Guy Chapman’s A Passionate Prodigality: Fragments of Autobiography is an unvarnished look at an English infantry officer’s transformation from an amateur soldier to a jaded veteran. Chapman served with the 13th Battalion of the Royal Fusiliers, a New Army battalion of volunteers who had enlisted specifically for service in the Great War. Originally published in 1933, his memoir gives an immediacy to events now one hundred years past. In some ways, the book may appear cliché, replete with tails of casual violence and sudden death, pompous staff officers and out of touch commanding generals but Chapman’s writing exudes authenticity and integrity.
A Passionate Prodigality is a very personal work. Readers vicariously experience what Chapman saw at a very low level in a rifle battalion, interspersed with periods as a lowly adjunct to higher level staffs. Chapman at no time provides any broader discussions of operations, strategy or political maneuverings, thus the reader is left with little context the wider war. Chapman’s world is confined to what he can see in front of him. Anything occurring over the horizon is irrelevant. This narrow field of view works well, as readers are immersed in the immediacy of the moment. The earlier pages of the book, a section appropriately labeled The Amateurs contain anecdotes of the life of the battalion, a time when writes Chapman, “we were in fact amateurs…pathetically eager to achieve the status of the professional.” The book recounts the battalion’s arrival in France and details the process of learning the rudiments of life and war in the trenches. Over time, Chapman’s battalion gains a modicum of professional skill, but fights their war at a distance, patrolling, raiding German trenches and enduring artillery barrages, however, they rarely ever actually see a German soldier. This changes on July 1, 1916.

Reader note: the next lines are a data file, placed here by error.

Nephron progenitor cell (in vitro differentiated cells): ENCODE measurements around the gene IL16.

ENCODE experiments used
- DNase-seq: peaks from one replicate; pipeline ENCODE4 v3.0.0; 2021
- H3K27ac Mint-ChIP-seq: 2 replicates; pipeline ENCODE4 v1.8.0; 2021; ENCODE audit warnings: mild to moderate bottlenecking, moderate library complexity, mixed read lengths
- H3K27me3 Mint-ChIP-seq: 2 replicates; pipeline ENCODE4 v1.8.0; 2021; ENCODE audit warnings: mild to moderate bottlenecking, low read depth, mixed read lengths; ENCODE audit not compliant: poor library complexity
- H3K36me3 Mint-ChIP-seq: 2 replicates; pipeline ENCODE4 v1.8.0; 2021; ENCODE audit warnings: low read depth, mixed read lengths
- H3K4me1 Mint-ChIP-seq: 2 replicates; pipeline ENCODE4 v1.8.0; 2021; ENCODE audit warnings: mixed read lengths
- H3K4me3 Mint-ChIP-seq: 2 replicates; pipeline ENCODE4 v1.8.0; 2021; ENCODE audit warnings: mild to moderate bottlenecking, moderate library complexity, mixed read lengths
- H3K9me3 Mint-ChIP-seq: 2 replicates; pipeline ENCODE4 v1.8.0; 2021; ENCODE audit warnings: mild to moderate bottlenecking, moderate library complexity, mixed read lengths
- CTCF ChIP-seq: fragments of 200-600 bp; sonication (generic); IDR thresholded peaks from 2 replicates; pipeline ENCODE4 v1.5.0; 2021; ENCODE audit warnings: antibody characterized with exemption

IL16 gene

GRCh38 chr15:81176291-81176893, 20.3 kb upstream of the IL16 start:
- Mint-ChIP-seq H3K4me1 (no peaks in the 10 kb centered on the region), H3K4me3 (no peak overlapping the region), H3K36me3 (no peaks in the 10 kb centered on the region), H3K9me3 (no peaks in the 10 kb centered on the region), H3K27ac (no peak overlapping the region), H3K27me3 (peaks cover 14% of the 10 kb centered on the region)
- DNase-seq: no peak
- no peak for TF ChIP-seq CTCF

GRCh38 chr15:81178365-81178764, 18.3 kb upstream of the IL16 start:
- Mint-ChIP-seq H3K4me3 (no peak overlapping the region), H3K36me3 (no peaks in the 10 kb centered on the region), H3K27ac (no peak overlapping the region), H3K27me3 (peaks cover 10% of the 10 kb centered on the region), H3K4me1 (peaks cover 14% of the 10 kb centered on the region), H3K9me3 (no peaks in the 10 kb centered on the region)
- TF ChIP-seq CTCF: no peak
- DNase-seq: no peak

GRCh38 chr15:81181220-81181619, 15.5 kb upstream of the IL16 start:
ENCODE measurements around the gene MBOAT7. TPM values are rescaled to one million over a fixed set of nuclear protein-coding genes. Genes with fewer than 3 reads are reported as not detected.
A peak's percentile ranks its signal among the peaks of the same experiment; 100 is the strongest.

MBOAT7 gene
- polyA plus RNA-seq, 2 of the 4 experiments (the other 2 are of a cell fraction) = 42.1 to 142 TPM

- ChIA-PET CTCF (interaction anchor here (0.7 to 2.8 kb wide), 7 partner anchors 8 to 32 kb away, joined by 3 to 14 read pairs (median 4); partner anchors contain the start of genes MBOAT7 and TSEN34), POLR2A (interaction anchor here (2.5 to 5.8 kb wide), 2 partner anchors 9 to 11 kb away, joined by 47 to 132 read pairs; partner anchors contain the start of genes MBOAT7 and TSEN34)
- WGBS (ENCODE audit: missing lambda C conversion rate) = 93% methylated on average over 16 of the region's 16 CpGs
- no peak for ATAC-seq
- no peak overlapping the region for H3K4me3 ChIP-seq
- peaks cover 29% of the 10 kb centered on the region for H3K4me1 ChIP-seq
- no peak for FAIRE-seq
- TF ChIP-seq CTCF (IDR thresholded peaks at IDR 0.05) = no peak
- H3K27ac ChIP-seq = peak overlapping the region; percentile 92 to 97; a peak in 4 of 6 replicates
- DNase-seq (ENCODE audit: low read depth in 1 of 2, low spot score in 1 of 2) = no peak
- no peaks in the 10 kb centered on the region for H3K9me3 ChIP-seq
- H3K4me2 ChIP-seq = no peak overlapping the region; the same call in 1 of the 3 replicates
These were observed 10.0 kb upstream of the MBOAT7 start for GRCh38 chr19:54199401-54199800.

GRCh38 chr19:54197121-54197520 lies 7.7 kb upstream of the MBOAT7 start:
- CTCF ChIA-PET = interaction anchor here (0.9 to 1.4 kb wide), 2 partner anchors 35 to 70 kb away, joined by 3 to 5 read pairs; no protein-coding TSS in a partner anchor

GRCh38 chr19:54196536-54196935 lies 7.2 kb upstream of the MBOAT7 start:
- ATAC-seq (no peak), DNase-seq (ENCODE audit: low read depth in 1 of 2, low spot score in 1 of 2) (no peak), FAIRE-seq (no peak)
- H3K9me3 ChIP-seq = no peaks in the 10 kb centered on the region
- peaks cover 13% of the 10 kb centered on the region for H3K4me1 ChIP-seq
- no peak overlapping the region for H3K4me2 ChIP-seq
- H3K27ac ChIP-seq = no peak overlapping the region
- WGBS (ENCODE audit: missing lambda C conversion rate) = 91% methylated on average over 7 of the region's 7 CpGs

The Battle of the Somme is the watershed event experienced by the British Army in the First World War, and Chapman’s battalion was in the thick of it. The battalion participates in a series of attacks that deplete its ranks and drain the vitality of the survivors. At this point, Chapman is no longer an amateur. As if to mark this transformation, Chapman receives orders reassigning him from his battalion to a course on general staff work, which sees him performing a variety of duties at Brigade, Corps, and Division Headquarters. The contrast between the line and the staff is stark, despite routine visits to the frontline. Chapman’s exposure to the professional officers with whom he works makes little impression beyond convincing him that he would vastly prefer returning to the line. A run-in with his division commander, during which in a breach of decorum Chapman reports to the general’s quarters before the senior officer has a chance to exchange his pajamas for a uniform, results in Chapman losing his staff qualifications and resuming his post with his battalion.
Chapman’s return is marked by resignation. At this point, the war drags on as 1917 passes into 1918. Men continue to die, and Chapman’s writing is infused with a sense of weariness. No longer an amateur, no longer enamored of professionals, Chapman now refers to his comrades and himself as grognards, or old soldiers, the term coming from the nickname of Napoleon I’s Old Guard itself. As the book nears its conclusion, tension and excitement are absent from its pages. As it becomes apparent that the Germans are in retreat and that victory is close, Chapman conveys that all concerned just want the business concluded. News of the armistice is met with a victory celebration, notable for freely flowing alcohol but otherwise unremarked upon. The book concludes with the hasty demobilization of the battalion, returning to an uncertain future in England, while Chapman and a few others volunteer for occupation duty in Germany. Chapman ends the book with words that make a fitting epitaph for his battalion. As he entered Germany, “no trumpets sounded.”
A Passionate Prodigality is an honest memoir. Chapman’s writing is straight forward and without hyperbole. The book lacks maps or illustrations and does not serve as a general history of the Western Front. None of these points are flaws however, because the book is meant to be one man’s recounting of what he saw. The book succeeds remarkably well in doing so.